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10/11 Postseason Review: Brooks Was Here

There's no solace at the bottom of a bottle of Gatorade.
There's no solace at the bottom of a bottle of Gatorade.

After 139 regular season games and 254 plate appearances, Brooks Conrad's Atlanta Braves career is probably over. Guys like him are readily replaced, hence the term replacement player. His major-league career may be over as well. Nevertheless, he could be remembered in Atlanta perhaps as long as David Justice, whose solo home run in Game 6 of the 1995 World Series sealed the city's only championship in a professional sport. Baseball is cruel that way.

People will overlook the fact that his defensive misplays only cost a share of one victory in a division series, not Game 7 of the World Series. Maybe Conrad is actually lucky on that account. He might otherwise have left a musty Baseball Reference page behind as the only record of his existence. The way it looks right now, he will be remembered -- not for something good, of course -- but at least remembered. Given the choice, I would rather be remembered as a guy who was over-matched than not remembered at all.

Giants 3, Braves 2 (San Francisco wins series 3-1)

I'll lay it out: I was hoping for the Braves to win this series. Yes, the Giants are "the California team" in the playoffs, but my feelings for them have been colored by five years' in the Bay Area. It has nothing to do with Bonds or 2002; no harm done to the Angels in either case. No, you see the Giants are the Dodgers of their media market. Somehow their long and glorious history way back before anyone can remember makes them a superior product, and it also means their fans are more virtuous and long-suffering than anything you could possibly imagine (remember the Marcos Breton interviews during Ken Burns' latest serenade to baseball nostalgia?).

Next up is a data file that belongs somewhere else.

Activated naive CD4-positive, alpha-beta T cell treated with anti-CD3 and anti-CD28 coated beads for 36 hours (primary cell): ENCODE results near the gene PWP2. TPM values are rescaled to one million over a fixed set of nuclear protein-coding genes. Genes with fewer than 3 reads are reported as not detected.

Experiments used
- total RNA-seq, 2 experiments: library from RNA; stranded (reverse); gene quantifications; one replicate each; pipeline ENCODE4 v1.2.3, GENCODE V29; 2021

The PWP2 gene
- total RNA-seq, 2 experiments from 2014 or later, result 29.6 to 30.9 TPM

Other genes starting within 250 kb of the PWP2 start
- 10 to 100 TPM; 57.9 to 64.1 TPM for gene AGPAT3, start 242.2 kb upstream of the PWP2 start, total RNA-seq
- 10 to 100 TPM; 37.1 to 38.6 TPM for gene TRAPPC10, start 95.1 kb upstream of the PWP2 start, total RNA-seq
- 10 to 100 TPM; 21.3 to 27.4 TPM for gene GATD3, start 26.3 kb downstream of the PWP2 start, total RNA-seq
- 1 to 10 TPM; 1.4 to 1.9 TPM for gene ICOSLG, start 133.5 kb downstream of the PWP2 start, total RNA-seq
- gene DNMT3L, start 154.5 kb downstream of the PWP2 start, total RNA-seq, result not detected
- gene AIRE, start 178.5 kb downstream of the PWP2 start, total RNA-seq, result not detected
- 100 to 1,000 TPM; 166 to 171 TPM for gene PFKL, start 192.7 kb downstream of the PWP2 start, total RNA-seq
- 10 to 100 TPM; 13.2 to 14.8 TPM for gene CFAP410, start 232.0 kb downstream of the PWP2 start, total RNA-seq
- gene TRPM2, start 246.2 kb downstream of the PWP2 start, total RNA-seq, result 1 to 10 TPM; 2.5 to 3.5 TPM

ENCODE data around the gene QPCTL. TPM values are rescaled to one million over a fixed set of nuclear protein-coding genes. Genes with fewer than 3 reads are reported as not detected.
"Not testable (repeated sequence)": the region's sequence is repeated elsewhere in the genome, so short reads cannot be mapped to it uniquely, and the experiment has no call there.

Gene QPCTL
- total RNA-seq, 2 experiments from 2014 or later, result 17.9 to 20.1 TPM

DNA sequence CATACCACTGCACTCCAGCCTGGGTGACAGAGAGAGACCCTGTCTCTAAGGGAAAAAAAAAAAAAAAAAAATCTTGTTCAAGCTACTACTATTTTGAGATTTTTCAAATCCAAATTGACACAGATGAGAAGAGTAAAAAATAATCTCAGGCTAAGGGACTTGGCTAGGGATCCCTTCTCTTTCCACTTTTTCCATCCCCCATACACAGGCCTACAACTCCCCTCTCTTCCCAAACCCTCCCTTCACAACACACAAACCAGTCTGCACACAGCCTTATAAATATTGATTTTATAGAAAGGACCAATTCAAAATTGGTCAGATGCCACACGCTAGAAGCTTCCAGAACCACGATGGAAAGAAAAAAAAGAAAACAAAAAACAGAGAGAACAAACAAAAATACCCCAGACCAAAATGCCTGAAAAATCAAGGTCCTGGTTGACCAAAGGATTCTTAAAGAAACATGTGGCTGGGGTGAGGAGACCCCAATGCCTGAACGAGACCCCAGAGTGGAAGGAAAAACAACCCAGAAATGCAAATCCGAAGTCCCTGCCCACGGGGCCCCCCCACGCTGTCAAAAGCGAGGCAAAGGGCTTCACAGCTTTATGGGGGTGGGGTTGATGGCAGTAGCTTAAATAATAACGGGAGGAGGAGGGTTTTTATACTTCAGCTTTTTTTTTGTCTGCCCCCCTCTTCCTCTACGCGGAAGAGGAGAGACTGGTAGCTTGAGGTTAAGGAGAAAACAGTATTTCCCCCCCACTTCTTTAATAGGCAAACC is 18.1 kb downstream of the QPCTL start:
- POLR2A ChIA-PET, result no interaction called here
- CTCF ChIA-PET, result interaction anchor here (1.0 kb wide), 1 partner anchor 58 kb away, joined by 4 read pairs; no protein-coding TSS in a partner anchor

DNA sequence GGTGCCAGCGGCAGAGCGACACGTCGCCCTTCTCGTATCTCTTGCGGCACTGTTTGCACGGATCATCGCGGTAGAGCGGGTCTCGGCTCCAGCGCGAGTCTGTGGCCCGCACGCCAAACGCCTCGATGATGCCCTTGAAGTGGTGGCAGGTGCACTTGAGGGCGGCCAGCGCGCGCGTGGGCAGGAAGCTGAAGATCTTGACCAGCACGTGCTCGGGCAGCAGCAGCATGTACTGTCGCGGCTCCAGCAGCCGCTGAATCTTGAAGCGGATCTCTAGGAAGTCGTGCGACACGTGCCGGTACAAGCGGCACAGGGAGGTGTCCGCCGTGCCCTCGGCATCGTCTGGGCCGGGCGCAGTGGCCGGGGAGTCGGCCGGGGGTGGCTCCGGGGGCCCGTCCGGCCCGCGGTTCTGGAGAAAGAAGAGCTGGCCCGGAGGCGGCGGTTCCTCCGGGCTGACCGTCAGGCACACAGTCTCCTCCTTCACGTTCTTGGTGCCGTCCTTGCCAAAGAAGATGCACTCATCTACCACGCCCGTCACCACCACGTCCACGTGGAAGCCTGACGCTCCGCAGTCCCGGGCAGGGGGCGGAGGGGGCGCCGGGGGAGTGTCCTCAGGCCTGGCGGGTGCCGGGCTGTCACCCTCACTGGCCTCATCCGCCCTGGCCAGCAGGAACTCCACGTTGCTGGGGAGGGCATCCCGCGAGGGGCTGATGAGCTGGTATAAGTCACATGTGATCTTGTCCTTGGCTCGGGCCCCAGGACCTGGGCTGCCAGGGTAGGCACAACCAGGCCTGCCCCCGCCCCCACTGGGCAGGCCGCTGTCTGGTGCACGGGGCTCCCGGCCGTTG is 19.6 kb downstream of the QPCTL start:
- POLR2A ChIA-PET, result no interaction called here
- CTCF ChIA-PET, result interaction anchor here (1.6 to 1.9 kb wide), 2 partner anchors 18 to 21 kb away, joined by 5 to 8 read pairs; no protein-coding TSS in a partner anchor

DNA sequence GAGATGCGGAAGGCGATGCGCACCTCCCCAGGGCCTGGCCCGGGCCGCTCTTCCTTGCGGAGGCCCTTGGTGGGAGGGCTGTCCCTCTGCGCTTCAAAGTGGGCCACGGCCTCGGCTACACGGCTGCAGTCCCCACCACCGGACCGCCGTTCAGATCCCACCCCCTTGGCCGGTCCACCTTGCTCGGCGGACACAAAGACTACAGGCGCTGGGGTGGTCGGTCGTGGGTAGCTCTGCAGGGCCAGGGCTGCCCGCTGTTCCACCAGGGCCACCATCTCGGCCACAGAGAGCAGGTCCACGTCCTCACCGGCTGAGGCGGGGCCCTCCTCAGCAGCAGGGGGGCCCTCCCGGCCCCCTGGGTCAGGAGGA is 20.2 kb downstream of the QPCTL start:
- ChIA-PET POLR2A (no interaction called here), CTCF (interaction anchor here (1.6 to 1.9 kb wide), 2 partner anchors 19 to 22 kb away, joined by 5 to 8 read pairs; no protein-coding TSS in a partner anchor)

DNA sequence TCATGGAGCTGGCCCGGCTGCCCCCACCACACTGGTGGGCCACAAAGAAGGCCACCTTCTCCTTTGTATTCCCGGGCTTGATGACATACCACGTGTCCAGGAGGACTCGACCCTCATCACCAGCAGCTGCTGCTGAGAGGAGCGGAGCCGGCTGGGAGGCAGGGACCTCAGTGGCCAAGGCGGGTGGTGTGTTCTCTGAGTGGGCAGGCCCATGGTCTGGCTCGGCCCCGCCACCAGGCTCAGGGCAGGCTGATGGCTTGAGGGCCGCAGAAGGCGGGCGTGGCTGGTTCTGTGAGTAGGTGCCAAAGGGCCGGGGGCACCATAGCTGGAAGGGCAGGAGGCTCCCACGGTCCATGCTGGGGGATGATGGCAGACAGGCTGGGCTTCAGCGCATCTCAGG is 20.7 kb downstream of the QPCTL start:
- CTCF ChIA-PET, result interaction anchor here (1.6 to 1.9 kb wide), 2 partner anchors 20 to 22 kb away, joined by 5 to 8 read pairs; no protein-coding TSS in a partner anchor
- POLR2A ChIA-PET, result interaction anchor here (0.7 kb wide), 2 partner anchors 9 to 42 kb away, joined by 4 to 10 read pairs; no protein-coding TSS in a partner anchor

I actually maintain stable diplomatic relations with two Giants fans to this day. One is a good fan whom I am pleased to associate with. The other is a cool guy in the right environment, but he's just insufferable with sports. My team had the greatest home-run hitter of all time, who did your team have? You know, the "superfan." Then I actually went to a Giants game with him (a really exciting game too), and he spent all nine innings leaving childish messages on his girlfriend's answering machine. When he starting caring about baseball again (about three weeks ago), I had to fill him in on who this "Buster" person was.

There you go, empirical proof that you should be heartbroken for the Braves. Such a gruesome death too. Errors, misplays, injuries, questionable managerial decisions, Alex Gonzalez -- I mean, just keep Yunel Escobar if you want a shortstop who doesn't run out routine balls in play. Brian McCann was just about the only thing the Braves had working for them with the stick or the leather. So Bobby Cox seems to be have gone the way of Bobby Bowden: being a legend in your own time usually means you've had wayyyyy too much time. I know TV analysts eat it up when the manager leaves in the starter in, but Derek Lowe was trying to drive too many miles with the fuel light on. At least John Lackey's mid-inning removal from the 2009 ALCS shows that Mike Scioscia still has wits about him. Well, he did as recently as 12 months ago.